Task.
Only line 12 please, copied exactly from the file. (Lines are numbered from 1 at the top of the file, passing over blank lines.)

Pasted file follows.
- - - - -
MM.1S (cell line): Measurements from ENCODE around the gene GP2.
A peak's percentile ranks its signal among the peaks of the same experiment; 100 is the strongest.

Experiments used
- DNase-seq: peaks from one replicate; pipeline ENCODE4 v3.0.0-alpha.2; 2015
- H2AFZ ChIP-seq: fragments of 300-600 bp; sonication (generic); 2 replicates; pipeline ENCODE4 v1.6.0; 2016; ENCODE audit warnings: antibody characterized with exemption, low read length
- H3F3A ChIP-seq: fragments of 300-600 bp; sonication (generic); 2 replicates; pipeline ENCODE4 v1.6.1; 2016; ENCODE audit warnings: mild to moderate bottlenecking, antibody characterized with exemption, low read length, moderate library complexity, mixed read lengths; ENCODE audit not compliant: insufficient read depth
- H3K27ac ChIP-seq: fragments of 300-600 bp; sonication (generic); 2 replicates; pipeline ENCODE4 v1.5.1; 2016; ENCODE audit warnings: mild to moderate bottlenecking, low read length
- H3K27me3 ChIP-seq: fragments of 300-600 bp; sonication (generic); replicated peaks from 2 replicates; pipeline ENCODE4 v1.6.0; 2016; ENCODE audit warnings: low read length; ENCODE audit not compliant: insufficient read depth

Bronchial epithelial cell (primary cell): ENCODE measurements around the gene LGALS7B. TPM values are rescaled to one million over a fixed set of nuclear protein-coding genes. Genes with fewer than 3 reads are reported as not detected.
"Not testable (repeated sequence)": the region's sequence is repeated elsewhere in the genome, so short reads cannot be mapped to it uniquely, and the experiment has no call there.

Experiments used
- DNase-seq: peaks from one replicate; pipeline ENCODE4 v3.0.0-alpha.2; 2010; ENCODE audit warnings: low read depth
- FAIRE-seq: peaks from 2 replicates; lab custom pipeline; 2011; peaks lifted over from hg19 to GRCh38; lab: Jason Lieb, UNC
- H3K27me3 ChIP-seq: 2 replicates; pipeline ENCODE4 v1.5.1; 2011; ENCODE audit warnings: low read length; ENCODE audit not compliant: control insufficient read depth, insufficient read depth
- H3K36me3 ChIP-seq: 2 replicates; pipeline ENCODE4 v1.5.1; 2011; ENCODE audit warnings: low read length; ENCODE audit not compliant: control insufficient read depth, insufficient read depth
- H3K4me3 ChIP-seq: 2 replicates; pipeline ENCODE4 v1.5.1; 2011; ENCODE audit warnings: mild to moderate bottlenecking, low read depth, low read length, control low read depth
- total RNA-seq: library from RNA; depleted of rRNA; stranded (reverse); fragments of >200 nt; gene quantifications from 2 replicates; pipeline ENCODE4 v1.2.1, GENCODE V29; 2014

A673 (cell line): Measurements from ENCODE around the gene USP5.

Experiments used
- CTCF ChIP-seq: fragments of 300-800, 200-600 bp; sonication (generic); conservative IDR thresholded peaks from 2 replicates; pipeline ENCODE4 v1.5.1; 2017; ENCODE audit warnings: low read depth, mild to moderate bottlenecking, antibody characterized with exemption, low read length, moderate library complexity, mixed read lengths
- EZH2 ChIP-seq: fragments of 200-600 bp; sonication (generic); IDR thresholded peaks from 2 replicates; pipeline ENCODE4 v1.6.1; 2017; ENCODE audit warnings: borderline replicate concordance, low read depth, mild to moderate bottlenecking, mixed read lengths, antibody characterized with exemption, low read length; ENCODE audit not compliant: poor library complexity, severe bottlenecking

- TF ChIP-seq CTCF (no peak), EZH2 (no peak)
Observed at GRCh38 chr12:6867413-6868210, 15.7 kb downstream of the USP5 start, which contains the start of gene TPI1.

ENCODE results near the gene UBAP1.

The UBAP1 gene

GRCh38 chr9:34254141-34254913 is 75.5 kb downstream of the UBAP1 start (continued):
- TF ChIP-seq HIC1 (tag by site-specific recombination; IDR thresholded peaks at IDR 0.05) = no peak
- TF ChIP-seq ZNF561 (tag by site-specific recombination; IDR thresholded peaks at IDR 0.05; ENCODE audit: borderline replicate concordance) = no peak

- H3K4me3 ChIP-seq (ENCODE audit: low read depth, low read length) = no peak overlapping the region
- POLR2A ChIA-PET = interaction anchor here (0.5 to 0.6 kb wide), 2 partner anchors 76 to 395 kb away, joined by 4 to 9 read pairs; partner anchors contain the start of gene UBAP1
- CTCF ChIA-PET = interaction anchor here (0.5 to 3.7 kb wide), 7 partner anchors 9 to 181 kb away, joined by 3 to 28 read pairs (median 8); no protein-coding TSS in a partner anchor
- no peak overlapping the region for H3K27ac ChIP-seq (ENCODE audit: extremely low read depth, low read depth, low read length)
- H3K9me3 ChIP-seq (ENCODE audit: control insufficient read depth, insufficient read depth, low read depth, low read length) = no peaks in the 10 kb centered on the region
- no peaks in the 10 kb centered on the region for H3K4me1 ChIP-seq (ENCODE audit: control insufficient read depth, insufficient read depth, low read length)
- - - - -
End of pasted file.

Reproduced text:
- DNase-seq: peaks from one replicate; pipeline ENCODE4 v3.0.0-alpha.2; 2010; ENCODE audit warnings: low read depth